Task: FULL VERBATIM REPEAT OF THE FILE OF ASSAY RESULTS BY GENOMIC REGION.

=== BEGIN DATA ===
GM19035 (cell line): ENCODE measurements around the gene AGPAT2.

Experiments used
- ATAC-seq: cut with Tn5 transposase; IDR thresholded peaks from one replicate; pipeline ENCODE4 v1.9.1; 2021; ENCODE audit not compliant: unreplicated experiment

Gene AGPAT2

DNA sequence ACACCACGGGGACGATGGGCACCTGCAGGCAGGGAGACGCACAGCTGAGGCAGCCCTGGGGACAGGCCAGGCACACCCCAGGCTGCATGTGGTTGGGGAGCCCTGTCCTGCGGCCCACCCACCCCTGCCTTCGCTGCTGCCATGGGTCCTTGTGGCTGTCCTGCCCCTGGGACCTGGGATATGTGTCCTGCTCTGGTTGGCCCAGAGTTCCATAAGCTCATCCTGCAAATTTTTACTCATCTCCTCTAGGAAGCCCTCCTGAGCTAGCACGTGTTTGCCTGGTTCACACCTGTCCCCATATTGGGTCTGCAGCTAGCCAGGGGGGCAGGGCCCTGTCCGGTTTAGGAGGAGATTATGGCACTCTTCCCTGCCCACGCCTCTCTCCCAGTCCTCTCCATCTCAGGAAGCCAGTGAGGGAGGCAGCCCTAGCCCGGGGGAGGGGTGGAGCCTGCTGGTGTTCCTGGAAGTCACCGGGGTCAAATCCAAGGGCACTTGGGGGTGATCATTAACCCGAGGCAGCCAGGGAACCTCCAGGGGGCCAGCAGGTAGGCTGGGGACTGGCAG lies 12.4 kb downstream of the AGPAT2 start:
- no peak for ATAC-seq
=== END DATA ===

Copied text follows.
GM19035 (cell line): ENCODE measurements around the gene AGPAT2.

Experiments used
- ATAC-seq: cut with Tn5 transposase; IDR thresholded peaks from one replicate; pipeline ENCODE4 v1.9.1; 2021; ENCODE audit not compliant: unreplicated experiment

Gene AGPAT2

DNA sequence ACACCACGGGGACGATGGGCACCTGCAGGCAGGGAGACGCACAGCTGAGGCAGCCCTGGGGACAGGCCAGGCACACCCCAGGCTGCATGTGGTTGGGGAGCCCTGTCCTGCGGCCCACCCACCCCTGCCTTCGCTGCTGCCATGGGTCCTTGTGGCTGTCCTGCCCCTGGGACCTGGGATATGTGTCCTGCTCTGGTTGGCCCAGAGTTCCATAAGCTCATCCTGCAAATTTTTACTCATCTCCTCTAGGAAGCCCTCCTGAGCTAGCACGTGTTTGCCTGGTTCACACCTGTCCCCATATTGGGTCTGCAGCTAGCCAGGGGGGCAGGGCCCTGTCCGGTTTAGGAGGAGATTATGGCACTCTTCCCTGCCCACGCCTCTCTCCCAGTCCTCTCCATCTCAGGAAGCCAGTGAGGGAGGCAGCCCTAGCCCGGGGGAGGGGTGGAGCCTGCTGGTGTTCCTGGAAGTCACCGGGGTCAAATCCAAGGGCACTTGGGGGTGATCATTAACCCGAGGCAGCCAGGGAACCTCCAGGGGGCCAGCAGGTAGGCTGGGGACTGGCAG lies 12.4 kb downstream of the AGPAT2 start:
- no peak for ATAC-seq